An NIE researcher is passionate about helping pupils develop and hone their language skills by applying drama techniques in the English Language classroom.
Imagine: A Japanese woman walks into a room of 40 reporters who are eager to meet her. She tells them she is a survivor of the 2011 tsunami in Japan. She acknowledges that they may want more details and invites them to ask questions that she will answer to the best of her ability. Multiple hands are raised in the air as the reporters indicate they have something to ask.
This press conference took place during an English lesson in a primary school. And the “Japanese woman” was none other than the teacher, who was using drama to help facilitate language development and encourage students to think about what it means to be a “good” citizen.
Using Drama the Right Way
An NIE research project has shown that more and more teachers are turning to using drama in the classroom.
“While it was clear that people were using drama, the research survey found that the majority of them had little or no drama experience,” notes NIE researcher Dr Prudence Wales, the Principal Investigator of the research project.
Are teachers seizing the full advantages that drama can offer learning? It was found that many teachers were using drama only as a 5- or 10-minute activity in a 1-hour class. But research has shown that for drama to truly enrich students’ learning, it needs to be a well-integrated and immersive experience.
This project began after Prudence and her colleague Dr Jane Gilmer had been conducting in-service courses on drama techniques for teachers.
“From there, we gathered those teachers who wanted to be mentored,” Prudence shares. They then started an intervention programme that would help them scaffold ways to infuse drama into their lessons.
Teachers need to be able to move in and out of the drama as they weave the world of the classroom and world of the drama together.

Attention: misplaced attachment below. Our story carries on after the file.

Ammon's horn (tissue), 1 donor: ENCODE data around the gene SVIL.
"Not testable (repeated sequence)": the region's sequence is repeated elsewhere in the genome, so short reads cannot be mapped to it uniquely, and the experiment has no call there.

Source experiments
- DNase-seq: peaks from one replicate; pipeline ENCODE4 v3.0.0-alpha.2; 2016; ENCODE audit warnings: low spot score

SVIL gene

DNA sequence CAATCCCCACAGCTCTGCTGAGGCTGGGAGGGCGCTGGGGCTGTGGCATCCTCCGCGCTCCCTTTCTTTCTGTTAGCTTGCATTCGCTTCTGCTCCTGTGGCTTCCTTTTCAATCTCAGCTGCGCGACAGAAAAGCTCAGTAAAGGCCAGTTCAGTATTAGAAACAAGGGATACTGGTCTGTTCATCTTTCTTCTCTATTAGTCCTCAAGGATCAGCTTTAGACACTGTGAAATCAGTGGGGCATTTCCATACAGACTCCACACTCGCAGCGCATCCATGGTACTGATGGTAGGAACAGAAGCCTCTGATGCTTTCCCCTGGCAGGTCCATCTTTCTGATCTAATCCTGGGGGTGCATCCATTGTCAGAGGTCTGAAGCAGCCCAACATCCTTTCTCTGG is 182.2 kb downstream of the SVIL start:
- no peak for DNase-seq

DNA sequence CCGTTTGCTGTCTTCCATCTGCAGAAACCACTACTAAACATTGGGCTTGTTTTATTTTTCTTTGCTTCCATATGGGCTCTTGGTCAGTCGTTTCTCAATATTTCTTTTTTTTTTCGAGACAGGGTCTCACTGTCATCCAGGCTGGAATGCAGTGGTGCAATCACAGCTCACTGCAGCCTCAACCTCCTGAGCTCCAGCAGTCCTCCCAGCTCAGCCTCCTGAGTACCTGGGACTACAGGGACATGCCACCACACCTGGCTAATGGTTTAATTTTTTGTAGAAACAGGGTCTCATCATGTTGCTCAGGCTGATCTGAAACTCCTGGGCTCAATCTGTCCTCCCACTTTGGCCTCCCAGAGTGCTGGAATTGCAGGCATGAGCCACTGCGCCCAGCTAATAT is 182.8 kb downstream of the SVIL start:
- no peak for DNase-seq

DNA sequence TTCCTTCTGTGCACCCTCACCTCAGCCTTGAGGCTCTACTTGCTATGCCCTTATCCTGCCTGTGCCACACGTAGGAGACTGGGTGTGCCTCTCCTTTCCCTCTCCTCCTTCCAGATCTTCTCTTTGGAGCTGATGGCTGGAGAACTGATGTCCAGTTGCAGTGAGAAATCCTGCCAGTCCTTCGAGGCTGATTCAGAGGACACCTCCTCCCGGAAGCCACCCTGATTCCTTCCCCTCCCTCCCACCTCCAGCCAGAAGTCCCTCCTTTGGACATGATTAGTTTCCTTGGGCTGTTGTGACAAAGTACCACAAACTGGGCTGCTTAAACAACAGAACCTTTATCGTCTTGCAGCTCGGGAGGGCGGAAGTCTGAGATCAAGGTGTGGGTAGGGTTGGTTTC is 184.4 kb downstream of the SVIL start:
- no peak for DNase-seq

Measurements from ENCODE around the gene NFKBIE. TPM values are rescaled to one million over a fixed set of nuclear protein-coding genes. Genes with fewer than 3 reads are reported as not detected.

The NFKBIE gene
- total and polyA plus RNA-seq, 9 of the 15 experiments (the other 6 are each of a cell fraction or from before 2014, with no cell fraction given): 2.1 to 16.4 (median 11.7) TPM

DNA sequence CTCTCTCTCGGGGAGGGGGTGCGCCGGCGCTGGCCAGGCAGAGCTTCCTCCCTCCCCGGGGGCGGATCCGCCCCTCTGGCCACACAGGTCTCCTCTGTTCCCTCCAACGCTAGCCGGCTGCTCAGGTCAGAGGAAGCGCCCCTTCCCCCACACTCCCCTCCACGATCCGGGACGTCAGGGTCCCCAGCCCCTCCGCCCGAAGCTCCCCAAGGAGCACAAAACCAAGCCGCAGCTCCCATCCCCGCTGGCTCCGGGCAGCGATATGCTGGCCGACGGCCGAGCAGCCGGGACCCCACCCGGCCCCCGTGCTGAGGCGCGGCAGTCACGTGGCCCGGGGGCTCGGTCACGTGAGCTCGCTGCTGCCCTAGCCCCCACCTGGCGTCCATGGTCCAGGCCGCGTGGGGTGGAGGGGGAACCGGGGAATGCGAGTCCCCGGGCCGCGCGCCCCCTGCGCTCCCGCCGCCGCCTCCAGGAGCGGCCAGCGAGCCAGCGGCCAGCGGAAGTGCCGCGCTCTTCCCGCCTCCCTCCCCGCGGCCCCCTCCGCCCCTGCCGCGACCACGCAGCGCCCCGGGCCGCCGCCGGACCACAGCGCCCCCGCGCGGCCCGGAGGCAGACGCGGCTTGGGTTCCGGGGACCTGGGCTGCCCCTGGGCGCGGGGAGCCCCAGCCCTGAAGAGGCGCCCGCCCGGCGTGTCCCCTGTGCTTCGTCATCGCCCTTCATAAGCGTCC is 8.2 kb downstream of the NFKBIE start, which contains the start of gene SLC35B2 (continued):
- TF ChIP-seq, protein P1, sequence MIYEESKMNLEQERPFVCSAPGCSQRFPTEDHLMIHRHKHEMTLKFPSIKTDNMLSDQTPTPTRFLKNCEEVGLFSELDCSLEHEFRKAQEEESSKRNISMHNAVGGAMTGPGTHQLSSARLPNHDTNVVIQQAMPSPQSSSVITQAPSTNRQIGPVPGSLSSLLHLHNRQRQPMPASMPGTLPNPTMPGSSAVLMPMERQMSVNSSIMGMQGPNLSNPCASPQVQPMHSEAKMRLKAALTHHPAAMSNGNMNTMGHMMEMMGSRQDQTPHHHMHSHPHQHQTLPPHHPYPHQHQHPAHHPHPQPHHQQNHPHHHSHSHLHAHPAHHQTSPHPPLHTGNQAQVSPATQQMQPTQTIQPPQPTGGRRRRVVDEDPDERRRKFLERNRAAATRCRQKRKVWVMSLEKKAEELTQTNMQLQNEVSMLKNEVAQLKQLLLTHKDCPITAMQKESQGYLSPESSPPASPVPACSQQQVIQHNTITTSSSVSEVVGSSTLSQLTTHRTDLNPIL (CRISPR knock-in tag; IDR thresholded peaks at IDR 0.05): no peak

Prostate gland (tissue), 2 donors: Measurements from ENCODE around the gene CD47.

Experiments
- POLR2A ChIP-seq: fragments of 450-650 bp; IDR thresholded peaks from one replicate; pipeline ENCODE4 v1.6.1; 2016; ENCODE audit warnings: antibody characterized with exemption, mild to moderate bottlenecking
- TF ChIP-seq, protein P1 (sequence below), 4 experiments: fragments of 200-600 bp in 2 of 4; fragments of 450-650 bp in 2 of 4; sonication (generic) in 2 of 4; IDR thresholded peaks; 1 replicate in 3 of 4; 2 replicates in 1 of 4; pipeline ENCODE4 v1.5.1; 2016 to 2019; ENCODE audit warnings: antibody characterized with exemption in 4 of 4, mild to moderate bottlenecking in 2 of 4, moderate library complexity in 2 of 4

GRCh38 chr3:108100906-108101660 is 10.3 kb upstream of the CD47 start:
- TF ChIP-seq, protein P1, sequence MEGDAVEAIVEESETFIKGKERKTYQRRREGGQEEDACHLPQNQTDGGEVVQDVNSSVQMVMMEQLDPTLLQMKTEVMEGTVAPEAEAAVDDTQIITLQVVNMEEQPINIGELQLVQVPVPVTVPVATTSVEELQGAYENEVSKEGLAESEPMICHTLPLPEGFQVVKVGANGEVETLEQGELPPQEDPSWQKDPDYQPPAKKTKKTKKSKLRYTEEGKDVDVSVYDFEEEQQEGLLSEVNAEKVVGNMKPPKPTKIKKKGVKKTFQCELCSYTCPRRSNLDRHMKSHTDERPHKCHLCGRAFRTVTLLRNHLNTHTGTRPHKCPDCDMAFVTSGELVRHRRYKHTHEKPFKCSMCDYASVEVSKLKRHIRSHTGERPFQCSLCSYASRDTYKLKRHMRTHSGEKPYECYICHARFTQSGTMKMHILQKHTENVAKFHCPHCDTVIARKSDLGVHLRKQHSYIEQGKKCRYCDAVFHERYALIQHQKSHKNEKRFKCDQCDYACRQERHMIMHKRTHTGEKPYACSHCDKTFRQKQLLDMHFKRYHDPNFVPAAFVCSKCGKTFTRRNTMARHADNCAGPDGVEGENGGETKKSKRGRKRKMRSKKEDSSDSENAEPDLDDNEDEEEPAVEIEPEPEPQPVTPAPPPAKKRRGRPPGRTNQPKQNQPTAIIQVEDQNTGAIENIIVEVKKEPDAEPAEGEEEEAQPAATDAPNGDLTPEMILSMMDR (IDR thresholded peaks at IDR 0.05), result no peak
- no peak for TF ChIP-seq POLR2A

– Prudence Wales, Visual and Performing Arts Academic Group
Prudence and Jane first talked with teachers about their individual needs and desires for incorporating drama into their lessons. These could be how they wanted to use drama, what they wanted to use it for and what they wanted their students to learn.
The duo also observed the participating teachers’ lessons before the intervention, after which, they worked closely with the teachers to create lesson plans that integrated drama to facilitate specific English-Language outcomes. The teachers then tried out their plans in the classroom as Prudence or Jane watched quietly from the wings.
“After that, we interviewed them on what they thought they had done well and where they thought they could improve, what they noticed about the students and what their fears were,” says Prudence.
One example of a lesson plan that a teacher and researcher came up with together was on natural disasters and how students should respond to them. This was inspired by a directive from the school.
Teachers tended to use PowerPoint slides when it comes to teaching this topic. To further engage the students, Prudence and the teacher explored ways they could make the learning effective and fun at the same time.